A Pig Born a Commodity, Raised as a Friend in Neflix’s Okja
Okja is a tale of an interspecies friendship between a young Korean girl and a genetically engineered “super pig” that, despite its star-studded cast, feels like an unlikely blockbuster hit. Indeed, according to Netflix’s algorithms, I shouldn’t even like it—it’s only a 56% match based on my viewing history. Yet it debuted to rave reviews: The Atlantic called it a “Must-See” and The New York Times named it a Critic’s Pick film. I was charmed.
Part of Okja’s unexpected appeal is the way in which it defies categorization, shifting between bizarre satire and sweet fable. Perhaps that is why it so effectively challenges the categorization of non-human animals, with important implications for how we befriend, love, kill, and eat them.
Written and directed by Bong Joon-ho, the film is as campy and unhinged as it is charming and genuine. Okja opens with an enthusiastic Tilda Swinton as head of Mirando, a fictional agricultural conglomerate, in braces and platinum blonde hair promoting a global competition in which “super piglets” will be raised by traditional farming methods. After Swinton’s flashy and over-the-top performance before an eager audience, the film cuts to ten years later, to a lush forested mountaintop near Seoul, where one super pig, Okja, capers adorably with the young girl who has raised her. Okja is a giant, gentle creature who acts more like how we might expect a dog to behave than a pig. Okja and the girl, Mija, amble along the forest’s green paths together, nap together, and get into scrapes together. Okja even saves Mija’s life, heroically and bravely, using excellent problem-solving skills. The animal’s intelligence is only matched by her sweetness. Their friendship, however, is ill-fated.
Okja is far from the first film about human-pig friendships to trouble the categorization of pigs as food, which is oddly both a deeply established practice and a quite precarious idea. We know that pigs are highly intelligent and that they are similar to humans in their diet and physiology. Yet they tend to transgress boundaries in the cultural imagination through their exceptionalism rather than through the problematizing way we think about pigs in general: the eponymous Babe herds sheep and Wilbur of Charlotte’s Web becomes “SOME PIG” and achieves local fame. In each case the pig has to be something other, something more—a really special pig—to justify its exclusion from the category of edible.
Okja takes a slightly different approach. The film allows the super pig to slide in and out of the categories of friend, food, and sacrifice, to jarring and powerful effect.
When a team of Mirando scientists arrives to evaluate Okja, Mija is tricked into giving up the super pig by her well-meaning (and contractually obliged) grandfather. But Mija is determined to get Okja back, and this indignant determination and resolve is the thread that carries the plot forward throughout the film. Even when Mija’s grandfather tries to get Mija to see Okja as meat (pointing to a picture of Okja: “Blade shoulder, spare rib, hock—get it? This is what will happen to her… Fate.”) Mija rejects this interpretation and heads to Seoul to retrieve her friend. We see Mija next riding an escalator in Seoul, her red jacket contrasting with the black coats of everyone around her. She is alone, by herself in the city as well as in her righteous mission, but she is undeterred.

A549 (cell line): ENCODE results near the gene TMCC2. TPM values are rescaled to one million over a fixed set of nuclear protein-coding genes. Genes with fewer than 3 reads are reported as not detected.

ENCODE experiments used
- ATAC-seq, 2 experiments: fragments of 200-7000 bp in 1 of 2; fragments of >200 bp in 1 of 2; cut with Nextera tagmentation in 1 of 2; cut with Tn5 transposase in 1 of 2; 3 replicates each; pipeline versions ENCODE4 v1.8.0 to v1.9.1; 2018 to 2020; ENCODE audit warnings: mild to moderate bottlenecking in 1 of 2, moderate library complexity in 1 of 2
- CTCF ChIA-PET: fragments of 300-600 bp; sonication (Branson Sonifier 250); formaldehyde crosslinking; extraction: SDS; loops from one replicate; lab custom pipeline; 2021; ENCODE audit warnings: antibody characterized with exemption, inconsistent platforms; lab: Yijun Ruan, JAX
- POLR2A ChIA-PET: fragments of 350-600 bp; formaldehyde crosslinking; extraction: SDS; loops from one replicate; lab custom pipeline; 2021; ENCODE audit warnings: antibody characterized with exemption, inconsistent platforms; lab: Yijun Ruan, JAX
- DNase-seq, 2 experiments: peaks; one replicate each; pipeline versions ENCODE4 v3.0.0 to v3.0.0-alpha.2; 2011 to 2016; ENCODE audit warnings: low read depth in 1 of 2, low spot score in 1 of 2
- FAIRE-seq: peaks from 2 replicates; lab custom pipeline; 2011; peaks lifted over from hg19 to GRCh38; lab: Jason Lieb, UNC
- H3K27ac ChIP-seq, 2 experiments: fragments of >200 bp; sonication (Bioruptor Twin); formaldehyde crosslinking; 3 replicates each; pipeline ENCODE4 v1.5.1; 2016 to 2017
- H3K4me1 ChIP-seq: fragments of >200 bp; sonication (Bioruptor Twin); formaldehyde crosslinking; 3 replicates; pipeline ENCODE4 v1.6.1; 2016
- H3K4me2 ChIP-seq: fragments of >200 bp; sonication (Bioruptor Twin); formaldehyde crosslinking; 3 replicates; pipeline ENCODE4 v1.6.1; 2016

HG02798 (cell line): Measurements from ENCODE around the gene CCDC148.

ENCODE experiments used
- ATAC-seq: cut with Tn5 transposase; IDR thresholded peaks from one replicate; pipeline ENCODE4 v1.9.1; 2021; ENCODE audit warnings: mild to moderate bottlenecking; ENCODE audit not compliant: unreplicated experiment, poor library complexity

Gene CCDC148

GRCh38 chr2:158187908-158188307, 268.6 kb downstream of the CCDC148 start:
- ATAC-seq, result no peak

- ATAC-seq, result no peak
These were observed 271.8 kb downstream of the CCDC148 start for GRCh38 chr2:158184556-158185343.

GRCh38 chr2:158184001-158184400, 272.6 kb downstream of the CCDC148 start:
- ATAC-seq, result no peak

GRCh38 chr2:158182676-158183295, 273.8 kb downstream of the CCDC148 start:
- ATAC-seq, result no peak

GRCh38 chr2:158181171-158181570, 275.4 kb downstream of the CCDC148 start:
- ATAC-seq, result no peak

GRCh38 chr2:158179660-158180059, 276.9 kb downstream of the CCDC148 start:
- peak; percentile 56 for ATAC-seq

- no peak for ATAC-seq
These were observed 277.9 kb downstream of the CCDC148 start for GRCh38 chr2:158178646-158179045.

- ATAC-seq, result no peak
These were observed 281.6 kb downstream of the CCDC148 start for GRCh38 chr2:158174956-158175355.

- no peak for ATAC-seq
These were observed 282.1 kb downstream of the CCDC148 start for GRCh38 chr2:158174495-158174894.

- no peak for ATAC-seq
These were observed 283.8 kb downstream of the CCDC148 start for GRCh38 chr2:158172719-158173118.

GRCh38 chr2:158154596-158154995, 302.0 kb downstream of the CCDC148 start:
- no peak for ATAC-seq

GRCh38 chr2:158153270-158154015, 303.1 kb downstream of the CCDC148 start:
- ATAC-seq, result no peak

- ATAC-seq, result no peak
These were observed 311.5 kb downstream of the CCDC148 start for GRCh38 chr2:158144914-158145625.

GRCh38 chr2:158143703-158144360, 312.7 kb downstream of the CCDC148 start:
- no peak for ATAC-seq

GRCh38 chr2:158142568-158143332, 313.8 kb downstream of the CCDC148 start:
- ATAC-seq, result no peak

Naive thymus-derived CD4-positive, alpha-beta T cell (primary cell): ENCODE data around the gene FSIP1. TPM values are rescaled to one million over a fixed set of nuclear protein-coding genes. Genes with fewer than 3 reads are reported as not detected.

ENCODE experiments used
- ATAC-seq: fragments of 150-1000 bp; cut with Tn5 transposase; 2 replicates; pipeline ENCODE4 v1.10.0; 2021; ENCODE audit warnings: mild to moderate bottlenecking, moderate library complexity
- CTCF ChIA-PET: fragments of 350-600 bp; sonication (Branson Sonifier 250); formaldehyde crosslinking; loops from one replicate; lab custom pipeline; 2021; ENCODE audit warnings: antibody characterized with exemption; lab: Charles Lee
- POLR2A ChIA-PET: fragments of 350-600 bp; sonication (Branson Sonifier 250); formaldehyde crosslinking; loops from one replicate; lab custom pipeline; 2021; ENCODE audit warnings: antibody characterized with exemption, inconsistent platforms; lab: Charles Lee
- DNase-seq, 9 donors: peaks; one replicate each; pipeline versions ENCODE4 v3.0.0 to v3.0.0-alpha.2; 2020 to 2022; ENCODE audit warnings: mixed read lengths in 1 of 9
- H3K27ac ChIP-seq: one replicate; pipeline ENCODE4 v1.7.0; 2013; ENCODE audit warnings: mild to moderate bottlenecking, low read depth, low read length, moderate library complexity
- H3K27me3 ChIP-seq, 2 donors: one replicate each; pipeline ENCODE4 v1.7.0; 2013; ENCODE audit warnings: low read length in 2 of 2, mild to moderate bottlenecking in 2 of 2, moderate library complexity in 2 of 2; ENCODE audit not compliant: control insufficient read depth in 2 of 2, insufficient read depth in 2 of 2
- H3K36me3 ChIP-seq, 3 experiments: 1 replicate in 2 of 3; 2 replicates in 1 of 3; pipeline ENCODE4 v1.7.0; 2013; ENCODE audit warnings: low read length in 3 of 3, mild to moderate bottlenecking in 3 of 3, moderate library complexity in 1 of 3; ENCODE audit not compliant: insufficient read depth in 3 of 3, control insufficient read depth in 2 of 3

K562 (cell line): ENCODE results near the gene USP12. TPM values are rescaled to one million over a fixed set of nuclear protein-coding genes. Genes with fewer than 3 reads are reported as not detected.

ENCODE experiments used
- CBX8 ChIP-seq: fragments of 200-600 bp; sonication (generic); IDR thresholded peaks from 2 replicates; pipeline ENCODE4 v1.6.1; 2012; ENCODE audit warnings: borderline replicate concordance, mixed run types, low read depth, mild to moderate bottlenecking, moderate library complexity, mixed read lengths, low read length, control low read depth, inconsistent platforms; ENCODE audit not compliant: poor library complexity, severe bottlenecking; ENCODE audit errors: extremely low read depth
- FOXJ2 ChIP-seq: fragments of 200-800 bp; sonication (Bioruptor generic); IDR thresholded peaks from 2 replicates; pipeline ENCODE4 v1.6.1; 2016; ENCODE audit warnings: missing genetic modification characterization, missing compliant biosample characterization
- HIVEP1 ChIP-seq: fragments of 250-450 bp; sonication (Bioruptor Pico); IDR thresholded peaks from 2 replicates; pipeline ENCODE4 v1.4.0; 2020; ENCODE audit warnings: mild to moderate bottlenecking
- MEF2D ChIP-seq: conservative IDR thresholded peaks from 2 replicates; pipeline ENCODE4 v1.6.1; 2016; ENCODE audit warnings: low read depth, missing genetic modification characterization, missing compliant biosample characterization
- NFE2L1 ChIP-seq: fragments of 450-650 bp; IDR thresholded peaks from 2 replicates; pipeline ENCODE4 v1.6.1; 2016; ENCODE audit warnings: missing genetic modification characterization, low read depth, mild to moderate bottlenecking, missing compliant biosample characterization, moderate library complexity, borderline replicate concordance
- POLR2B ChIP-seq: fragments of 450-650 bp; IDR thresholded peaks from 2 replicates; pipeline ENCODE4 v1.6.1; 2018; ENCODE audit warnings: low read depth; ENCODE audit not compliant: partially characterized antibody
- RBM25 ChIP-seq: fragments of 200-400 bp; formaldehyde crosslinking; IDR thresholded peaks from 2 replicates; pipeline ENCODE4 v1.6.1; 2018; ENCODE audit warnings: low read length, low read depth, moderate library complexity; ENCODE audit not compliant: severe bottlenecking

Mija finds Okja chained and being loaded into a semi truck, slapped and prodded and treated, well, “like an animal,” which is a jarring visual change from viewing her as Mija’s intelligent, compassionate, and gentle companion. They are soon joined by activists from the Animal Liberation Front, who—in distinctly monkeywrench style—inexpertly wield wire cutters to stage a rescue mission. Okja escapes into a subway tunnel with Mija following closely behind. The animal rights activists successfully fend off Mirando’s henchmen with such whimsical tactics as using umbrellas to block tranquilizer darts and spilling marbles to trip would-be pursuers.
While viewers may be relieved to see Mirando’s plans foiled, it soon becomes clear that the activists have their own agenda. They, like Mirando and even Mija’s grandfather, cannot be fully trusted. Their plan wasn’t actually to rescue Okja, but to outfit her with a hidden camera and let the company retake her as part of a larger scheme to prevent supermarkets from being filled with “dog food, hot dogs, bacon, and jerky” made from the flesh of super pigs like Okja. Mija is once again betrayed, and Okja is recaptured by Mirando. She is taken to a secret lab, bred, and mistreated by the eccentric television personality and veterinarian “Dr. Johnny” Wilcox, played by an absurd Jake Gyllenhaal who cries “I love animals” while taking “meat” samples from the living and unanaesthetized Okja.